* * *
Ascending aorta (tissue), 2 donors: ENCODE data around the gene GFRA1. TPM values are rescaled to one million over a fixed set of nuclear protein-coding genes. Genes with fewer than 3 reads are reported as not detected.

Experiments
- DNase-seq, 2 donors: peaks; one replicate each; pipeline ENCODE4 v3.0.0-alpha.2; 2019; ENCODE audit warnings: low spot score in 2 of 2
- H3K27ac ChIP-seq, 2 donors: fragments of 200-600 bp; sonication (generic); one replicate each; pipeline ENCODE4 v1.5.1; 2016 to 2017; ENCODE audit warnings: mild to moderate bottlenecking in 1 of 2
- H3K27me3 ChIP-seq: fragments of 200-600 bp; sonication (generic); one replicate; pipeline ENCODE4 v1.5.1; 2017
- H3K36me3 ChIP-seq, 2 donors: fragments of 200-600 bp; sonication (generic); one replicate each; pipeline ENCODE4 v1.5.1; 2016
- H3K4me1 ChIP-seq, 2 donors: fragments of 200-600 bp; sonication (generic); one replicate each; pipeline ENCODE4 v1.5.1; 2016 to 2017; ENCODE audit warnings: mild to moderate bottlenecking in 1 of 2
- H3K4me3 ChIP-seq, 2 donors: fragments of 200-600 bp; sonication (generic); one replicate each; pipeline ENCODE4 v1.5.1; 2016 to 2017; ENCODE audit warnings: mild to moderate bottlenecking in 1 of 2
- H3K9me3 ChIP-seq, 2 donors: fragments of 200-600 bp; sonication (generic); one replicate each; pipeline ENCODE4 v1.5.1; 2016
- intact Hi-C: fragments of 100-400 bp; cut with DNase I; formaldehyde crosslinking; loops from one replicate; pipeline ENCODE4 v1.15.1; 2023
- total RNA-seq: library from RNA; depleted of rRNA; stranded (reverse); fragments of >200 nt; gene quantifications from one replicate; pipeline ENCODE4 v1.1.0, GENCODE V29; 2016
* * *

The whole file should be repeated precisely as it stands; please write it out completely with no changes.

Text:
Ascending aorta (tissue), 2 donors: ENCODE data around the gene GFRA1. TPM values are rescaled to one million over a fixed set of nuclear protein-coding genes. Genes with fewer than 3 reads are reported as not detected.

Experiments
- DNase-seq, 2 donors: peaks; one replicate each; pipeline ENCODE4 v3.0.0-alpha.2; 2019; ENCODE audit warnings: low spot score in 2 of 2
- H3K27ac ChIP-seq, 2 donors: fragments of 200-600 bp; sonication (generic); one replicate each; pipeline ENCODE4 v1.5.1; 2016 to 2017; ENCODE audit warnings: mild to moderate bottlenecking in 1 of 2
- H3K27me3 ChIP-seq: fragments of 200-600 bp; sonication (generic); one replicate; pipeline ENCODE4 v1.5.1; 2017
- H3K36me3 ChIP-seq, 2 donors: fragments of 200-600 bp; sonication (generic); one replicate each; pipeline ENCODE4 v1.5.1; 2016
- H3K4me1 ChIP-seq, 2 donors: fragments of 200-600 bp; sonication (generic); one replicate each; pipeline ENCODE4 v1.5.1; 2016 to 2017; ENCODE audit warnings: mild to moderate bottlenecking in 1 of 2
- H3K4me3 ChIP-seq, 2 donors: fragments of 200-600 bp; sonication (generic); one replicate each; pipeline ENCODE4 v1.5.1; 2016 to 2017; ENCODE audit warnings: mild to moderate bottlenecking in 1 of 2
- H3K9me3 ChIP-seq, 2 donors: fragments of 200-600 bp; sonication (generic); one replicate each; pipeline ENCODE4 v1.5.1; 2016
- intact Hi-C: fragments of 100-400 bp; cut with DNase I; formaldehyde crosslinking; loops from one replicate; pipeline ENCODE4 v1.15.1; 2023
- total RNA-seq: library from RNA; depleted of rRNA; stranded (reverse); fragments of >200 nt; gene quantifications from one replicate; pipeline ENCODE4 v1.1.0, GENCODE V29; 2016